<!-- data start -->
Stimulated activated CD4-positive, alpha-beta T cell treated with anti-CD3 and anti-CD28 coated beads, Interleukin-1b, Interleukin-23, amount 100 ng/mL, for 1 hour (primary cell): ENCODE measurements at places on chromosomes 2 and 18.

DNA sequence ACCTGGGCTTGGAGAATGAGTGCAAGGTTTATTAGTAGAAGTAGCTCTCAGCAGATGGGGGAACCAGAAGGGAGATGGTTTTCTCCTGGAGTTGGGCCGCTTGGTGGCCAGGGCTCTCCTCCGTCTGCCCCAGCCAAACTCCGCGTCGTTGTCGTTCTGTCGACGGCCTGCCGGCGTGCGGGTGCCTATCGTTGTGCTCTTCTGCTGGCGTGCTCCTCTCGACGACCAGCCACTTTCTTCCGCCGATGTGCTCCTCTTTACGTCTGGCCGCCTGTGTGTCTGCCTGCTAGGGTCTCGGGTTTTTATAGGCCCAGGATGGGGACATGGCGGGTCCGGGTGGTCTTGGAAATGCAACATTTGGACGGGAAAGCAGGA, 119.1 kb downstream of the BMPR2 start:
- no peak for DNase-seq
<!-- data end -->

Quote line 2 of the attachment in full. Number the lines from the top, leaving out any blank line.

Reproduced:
DNA sequence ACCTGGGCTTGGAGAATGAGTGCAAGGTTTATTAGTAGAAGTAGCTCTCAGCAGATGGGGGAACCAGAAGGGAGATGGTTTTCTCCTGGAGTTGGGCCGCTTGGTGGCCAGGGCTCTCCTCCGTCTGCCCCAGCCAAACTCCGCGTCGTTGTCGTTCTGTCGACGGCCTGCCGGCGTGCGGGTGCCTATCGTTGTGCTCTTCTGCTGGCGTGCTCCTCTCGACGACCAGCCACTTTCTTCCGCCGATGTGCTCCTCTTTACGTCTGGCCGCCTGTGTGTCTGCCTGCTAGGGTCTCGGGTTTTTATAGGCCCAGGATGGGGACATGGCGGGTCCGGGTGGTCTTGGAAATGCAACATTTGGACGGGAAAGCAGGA, 119.1 kb downstream of the BMPR2 start: